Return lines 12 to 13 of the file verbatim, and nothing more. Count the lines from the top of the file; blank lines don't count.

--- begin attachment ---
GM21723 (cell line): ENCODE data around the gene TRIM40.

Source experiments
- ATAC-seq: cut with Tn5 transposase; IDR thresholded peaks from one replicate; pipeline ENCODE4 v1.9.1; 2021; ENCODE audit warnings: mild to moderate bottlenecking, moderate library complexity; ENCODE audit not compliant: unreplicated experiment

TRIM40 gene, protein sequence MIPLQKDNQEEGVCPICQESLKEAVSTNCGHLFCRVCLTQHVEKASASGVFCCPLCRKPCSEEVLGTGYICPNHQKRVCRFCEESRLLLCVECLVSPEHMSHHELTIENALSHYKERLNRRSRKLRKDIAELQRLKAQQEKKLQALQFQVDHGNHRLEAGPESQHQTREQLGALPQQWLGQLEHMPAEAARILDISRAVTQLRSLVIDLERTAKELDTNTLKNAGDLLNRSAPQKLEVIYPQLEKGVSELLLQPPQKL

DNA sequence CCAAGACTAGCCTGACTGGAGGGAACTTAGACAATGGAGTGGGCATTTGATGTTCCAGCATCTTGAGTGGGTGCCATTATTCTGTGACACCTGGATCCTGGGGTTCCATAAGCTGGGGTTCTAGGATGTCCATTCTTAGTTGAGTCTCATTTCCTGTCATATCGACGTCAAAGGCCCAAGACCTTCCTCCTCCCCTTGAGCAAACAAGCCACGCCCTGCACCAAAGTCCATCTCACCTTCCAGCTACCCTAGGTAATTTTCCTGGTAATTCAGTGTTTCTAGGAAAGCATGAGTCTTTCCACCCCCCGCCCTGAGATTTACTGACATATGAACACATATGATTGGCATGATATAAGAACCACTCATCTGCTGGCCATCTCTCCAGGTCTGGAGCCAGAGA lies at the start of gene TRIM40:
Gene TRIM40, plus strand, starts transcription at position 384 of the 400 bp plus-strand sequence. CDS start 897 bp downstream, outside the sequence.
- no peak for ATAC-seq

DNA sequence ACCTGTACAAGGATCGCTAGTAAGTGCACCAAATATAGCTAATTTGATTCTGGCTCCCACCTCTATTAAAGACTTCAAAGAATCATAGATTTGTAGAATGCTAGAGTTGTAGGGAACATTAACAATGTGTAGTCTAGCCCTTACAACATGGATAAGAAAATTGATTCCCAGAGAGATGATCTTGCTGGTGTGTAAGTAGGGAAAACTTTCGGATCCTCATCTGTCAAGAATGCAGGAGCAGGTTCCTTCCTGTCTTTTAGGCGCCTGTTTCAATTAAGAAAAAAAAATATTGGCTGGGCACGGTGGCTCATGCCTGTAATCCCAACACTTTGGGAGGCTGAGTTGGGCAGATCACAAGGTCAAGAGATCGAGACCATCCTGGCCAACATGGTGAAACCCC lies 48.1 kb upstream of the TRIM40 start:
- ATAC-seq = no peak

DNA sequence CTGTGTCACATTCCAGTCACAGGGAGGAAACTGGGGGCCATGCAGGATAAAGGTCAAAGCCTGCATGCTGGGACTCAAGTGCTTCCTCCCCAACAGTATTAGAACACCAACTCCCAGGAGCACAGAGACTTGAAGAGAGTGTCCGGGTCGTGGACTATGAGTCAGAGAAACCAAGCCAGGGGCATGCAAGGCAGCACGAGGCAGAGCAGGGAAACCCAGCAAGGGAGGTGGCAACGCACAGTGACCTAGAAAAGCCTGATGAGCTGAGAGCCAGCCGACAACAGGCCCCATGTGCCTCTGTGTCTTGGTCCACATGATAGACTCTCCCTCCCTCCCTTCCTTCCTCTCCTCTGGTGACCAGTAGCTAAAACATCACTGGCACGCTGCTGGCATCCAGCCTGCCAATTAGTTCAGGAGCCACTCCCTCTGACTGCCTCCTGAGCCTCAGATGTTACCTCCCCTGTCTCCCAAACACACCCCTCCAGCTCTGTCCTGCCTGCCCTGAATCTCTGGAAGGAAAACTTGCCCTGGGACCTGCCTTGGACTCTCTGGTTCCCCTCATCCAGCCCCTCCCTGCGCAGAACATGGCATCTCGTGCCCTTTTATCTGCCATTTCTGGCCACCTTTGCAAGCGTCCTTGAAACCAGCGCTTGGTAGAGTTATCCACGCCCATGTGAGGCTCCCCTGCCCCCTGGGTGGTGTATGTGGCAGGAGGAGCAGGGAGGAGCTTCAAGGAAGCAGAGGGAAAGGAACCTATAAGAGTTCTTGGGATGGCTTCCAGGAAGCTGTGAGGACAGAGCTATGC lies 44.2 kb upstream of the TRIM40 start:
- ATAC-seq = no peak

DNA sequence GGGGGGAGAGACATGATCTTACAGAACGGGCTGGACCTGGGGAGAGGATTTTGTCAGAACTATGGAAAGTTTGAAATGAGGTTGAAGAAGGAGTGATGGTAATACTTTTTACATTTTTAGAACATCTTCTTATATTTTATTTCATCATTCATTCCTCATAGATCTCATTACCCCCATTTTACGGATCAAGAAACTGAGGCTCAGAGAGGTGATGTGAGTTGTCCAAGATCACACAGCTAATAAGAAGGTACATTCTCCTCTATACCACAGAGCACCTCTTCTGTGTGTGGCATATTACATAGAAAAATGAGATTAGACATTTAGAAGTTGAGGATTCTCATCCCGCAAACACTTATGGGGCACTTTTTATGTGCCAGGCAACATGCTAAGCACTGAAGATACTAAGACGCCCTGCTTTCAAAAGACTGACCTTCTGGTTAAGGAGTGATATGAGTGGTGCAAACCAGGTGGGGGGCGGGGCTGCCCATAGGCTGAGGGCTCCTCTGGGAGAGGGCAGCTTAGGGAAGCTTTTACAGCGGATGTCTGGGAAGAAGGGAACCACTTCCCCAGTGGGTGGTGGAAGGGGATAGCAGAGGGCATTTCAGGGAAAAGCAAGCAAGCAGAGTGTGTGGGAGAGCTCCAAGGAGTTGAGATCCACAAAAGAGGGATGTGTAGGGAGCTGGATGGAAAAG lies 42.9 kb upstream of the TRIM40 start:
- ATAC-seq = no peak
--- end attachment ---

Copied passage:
DNA sequence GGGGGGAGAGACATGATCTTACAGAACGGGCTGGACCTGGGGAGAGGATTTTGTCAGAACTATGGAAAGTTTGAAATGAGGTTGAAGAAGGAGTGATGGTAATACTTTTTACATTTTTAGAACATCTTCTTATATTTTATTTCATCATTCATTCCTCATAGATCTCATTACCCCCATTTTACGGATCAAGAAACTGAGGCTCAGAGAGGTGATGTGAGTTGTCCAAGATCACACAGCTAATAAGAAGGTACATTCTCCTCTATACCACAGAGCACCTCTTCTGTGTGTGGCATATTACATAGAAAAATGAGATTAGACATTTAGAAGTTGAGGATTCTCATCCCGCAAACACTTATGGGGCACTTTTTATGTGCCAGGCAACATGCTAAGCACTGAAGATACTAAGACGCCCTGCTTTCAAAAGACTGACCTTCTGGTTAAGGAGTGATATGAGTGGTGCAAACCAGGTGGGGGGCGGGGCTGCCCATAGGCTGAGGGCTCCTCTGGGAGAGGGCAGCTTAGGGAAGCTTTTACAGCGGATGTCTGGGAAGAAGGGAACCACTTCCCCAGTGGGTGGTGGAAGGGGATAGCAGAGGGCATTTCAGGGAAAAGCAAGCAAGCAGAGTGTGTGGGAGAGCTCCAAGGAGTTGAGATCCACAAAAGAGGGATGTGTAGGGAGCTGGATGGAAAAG lies 42.9 kb upstream of the TRIM40 start:
- ATAC-seq = no peak